Glasspool continues, "And the deadly thing that happens when we turn our leisure time, our Sabbath time, into work, is that the more natural God-given balance and flow of life between action and reflection, between work and leisure, between ministry and Sabbath gets skewed into a fearsome oscillation between driven achievement and some form of mind-numbing escape: sleep, alcohol, drugs, computers and television."
     We have to step away from our constant activity to recharge ourselves, to get into a closer relationship with God, to deepen that relationship. And the best way to do that is to spend time with God without constant interruptions - time in prayer, in reading the Bible. Coming to church every Sunday is a way to do that - to spend time in worship and prayer with your parish family, to sing the age-old hymns that have sustained countless generations in the past, to receive the sacrament of the Holy Eucharist that strengthens us and changes us in ways we may not be able to perceive.
     But spending one hour a week with God is not enough. We need to recognize God's presence with us each and every moment of our lives and acknowledge our dependence on God alone. That is how we build our relationship with God, which is supported by Christian Formation, bible study, and outreach.
     God calls us to regularly step away from the secular world and all its activities and frenetic pace and to focus on our relationship with God, our eternal life with God.....not eternal as way out there when we die, but the eternal that lives within us now, leading us, supporting us, guiding us, loving us. The eternal helps us understand who we are as children of God, what God given gifts and abilities we have been given and how we are to share those with others. We don't have time for that kind of deep reflection when we are running from work to soccer practice to meetings to family events and collapsing at the end of the day, exhausted and spent.
     Sabbath time. Time specifically set aside to recognize the presence of God, to be still and receptive to the voice of God. You may have a favorite place to do this - a retreat center, like Shrine Mont or Roslyn, sitting on the beach, or in the quiet sanctuary of a church - wherever you feel the presence of God.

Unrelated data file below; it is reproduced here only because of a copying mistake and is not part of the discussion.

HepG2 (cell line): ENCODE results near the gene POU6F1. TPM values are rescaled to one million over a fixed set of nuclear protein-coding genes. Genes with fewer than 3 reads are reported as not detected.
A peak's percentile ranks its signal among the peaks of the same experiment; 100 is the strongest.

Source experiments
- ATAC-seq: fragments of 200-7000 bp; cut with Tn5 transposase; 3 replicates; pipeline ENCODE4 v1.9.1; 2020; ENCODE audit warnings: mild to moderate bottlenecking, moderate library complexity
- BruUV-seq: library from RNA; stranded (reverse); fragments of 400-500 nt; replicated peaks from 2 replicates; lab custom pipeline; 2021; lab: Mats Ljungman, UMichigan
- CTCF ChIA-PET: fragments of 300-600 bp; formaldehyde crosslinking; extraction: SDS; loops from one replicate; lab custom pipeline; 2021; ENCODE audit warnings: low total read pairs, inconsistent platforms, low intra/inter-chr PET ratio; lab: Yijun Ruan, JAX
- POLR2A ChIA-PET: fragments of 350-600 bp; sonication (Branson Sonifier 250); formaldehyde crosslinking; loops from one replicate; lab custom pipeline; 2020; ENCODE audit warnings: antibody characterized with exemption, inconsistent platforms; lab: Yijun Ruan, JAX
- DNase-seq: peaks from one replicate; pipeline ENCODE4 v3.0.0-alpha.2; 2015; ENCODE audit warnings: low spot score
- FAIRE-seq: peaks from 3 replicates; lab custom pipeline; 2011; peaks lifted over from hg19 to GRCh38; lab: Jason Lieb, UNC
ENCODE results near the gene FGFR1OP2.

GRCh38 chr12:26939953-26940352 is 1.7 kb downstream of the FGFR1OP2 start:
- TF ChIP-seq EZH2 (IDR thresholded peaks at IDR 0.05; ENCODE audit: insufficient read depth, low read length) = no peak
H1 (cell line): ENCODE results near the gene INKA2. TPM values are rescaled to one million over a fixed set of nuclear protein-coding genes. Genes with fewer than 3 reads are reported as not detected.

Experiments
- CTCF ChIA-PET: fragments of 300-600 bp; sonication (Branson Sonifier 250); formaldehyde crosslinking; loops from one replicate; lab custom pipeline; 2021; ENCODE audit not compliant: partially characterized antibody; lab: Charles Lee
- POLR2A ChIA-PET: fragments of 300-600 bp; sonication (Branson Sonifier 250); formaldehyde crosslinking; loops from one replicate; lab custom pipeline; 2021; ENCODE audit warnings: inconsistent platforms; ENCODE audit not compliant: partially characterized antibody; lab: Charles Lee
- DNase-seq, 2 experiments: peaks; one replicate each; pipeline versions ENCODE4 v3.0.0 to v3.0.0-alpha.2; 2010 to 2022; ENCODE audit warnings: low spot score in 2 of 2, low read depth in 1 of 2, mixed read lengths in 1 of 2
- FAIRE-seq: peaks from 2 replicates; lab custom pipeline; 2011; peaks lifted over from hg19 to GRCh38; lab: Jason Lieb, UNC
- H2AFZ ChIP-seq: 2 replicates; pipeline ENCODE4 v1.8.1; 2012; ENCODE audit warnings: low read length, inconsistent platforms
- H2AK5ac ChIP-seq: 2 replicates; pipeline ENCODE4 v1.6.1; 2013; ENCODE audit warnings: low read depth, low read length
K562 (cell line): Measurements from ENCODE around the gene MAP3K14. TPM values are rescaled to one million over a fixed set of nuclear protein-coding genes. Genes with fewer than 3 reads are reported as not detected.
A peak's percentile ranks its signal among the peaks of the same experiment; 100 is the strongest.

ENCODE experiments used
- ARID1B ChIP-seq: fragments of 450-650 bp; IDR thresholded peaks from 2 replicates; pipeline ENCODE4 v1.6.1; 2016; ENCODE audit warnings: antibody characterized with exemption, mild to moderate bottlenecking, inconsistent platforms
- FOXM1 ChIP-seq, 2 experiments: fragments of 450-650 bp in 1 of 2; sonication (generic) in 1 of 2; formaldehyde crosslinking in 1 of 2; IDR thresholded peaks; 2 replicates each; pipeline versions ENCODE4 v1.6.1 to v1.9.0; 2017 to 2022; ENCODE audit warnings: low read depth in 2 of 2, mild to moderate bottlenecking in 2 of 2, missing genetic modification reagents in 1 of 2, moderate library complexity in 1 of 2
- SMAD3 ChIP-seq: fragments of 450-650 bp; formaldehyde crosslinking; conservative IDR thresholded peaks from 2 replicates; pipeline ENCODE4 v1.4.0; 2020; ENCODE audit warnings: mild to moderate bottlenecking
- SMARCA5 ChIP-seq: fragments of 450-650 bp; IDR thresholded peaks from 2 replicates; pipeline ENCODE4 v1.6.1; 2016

The times that we connect with God in the free or anxious moments during the day are as important as starting and ending each day with prayer. But we also need that extended quiet time away from the rush of life to sit in God's presence and feel God's peace.
     The 23rd psalm that we read earlier invites us to lie down in green pastures and sit beside still waters which revives our souls. In the 11th chapter of Matthew, Jesus invites us to come to him with all our heavy burdens and he will give us rest for our souls. For his yoke is easy and his burden is light. Countless other bible verses call us to find our rest in God.
     Jesus and his apostles did not get the rest they so desperately needed as they were followed by the crowds who were hungry, hungry for God's word and hungry to eat. And because of the compassion of Jesus, he could not turn them away. So their rest would have to wait.
     May we take the time we need to stop our busy activity and have Sabbath time alone with God, to be refreshed and renewed and reconnected with our loving God.
     Let us pray: O God, who has taught us that in returning and rest we shall be saved, in quietness and confidence shall be our strength; By the might of your Spirit lift us, we pray, to your presence, where we may be still and know that you are God; through Jesus Christ our Lord. Amen.